Leader’s court costs are $37,000 and rising

City officials have yet to reach a decision on whether to appeal a court order to release individual employee bonus amounts, but the tab incurred by the Burbank Leader to obtain the information already stands at $37,000.

Pending the outcome of a possible appeal to the Los Angeles County Superior Court decision to side with the Leader in its public records lawsuit, Burbank will likely be forced to pay the newspaper’s legal bills.

Karlene Goller — an attorney for the Leader’s parent company, the Los Angeles Times, who helped handle the lawsuit — said other fees were still being tabulated, but her outside co-counsel of Karl Olson, of the San Francisco-based law firm Ram & Olson, said the tab would likely increase.

Under the California Public Records Act, the Leader is able to collect court costs and reasonable attorney fees after prevailing in court.


Los Angeles County Superior Court Judge Ann I. Jones on Friday ordered the city of Burbank to release bonus amounts paid to individual employees, saying the public’s right to know the information exceeded any workplace privacy concerns.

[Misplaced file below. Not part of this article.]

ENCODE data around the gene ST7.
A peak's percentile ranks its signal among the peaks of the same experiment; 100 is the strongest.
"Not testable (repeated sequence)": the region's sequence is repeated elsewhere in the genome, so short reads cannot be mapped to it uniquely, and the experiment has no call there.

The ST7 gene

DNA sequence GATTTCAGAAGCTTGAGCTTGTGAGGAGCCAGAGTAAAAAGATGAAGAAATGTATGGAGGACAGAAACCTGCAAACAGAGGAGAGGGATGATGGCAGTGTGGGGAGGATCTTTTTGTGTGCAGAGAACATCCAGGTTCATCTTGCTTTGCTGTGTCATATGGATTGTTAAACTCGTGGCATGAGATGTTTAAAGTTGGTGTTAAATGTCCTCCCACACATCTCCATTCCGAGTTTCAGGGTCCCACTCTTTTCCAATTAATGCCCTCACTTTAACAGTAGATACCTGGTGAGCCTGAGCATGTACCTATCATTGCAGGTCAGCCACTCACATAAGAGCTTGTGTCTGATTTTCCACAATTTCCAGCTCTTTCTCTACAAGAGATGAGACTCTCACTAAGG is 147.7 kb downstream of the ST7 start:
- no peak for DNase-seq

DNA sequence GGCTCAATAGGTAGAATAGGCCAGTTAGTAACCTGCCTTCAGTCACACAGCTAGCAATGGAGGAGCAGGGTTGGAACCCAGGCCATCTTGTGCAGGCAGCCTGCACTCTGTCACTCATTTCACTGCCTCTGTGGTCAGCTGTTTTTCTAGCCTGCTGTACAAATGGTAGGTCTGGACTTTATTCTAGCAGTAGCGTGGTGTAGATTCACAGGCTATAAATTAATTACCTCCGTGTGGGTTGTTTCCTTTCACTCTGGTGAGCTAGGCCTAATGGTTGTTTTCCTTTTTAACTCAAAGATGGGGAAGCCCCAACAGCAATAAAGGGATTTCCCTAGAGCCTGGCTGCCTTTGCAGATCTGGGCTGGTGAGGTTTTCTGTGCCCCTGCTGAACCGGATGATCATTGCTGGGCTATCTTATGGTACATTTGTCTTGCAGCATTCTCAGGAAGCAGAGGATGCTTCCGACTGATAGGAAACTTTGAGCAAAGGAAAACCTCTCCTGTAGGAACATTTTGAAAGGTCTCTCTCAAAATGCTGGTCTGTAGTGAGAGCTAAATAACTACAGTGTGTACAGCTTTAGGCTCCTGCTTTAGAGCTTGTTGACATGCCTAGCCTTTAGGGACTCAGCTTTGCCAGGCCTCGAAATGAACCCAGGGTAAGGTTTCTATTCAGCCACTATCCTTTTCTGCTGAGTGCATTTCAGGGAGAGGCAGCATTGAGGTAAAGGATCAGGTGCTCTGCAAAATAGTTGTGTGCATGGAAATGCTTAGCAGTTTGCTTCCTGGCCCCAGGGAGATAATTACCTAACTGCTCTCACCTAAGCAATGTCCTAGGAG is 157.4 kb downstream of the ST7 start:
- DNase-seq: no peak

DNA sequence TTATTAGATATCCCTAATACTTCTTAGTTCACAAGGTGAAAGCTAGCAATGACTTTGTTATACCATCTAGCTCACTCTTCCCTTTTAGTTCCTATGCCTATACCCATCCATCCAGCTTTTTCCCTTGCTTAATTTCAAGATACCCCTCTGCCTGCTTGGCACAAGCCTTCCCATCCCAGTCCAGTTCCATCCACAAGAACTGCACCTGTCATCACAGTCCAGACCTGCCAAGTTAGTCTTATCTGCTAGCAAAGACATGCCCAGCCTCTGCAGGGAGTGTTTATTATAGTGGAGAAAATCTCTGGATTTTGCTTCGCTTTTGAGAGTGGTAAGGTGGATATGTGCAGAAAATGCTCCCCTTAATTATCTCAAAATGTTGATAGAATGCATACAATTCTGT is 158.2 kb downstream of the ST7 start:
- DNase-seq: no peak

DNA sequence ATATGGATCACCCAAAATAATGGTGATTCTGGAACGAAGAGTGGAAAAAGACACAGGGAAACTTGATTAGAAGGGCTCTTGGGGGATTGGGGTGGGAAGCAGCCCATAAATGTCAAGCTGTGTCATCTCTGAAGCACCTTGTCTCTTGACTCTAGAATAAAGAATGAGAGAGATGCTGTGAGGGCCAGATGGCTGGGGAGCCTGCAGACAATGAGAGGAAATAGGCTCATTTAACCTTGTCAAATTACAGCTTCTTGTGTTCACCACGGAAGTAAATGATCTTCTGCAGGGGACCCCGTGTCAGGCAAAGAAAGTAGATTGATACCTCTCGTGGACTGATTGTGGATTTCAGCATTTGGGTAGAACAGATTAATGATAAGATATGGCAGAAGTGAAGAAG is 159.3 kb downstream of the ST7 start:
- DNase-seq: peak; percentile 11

“In my opinion, it would be a waste of taxpayer money for the city to challenge Judge Jones’ well-crafted order, just as it was a waste of taxpayer money for Burbank to resist disclosure of bonuses when other cities have disclosed the same information, and the law sure is clear,” Olson said in an email.

The city initially provided only bonuses for fiscal year 2009-10 paid to each employee bargaining group that totaled $1 million out of a budgeted $1.87 million. They refused to turn over bonus payouts for each employee, arguing that making the information public would hurt workplace morale and invade their privacy.

The City Council could choose to appeal the ruling, although that discussion had yet to be scheduled as of Tuesday. An appeal would increase the fees owed by the city if the lower court’s decision is affirmed.


A decision by the council to file an appeal would be made in closed session, but it was not listed on Tuesday’s agenda.

City staff declined to comment on the initial fee estimates.

But Councilwoman Emily Gabbel-Luddy, reached after the court decision Friday, called the ruling predictable, saying “taxpayers should be able to see where the dollars are spent.”

And Councilman David Gordon said in an email that he questioned “whether it is in the city’s best interest to pursue this decision, spending taxpayer money on litigation that may well be inappropriate and wasteful.”

He added: “There should be no expectation of a right to privacy of taxpayer money paid to public employees, regardless of how it may be labeled.”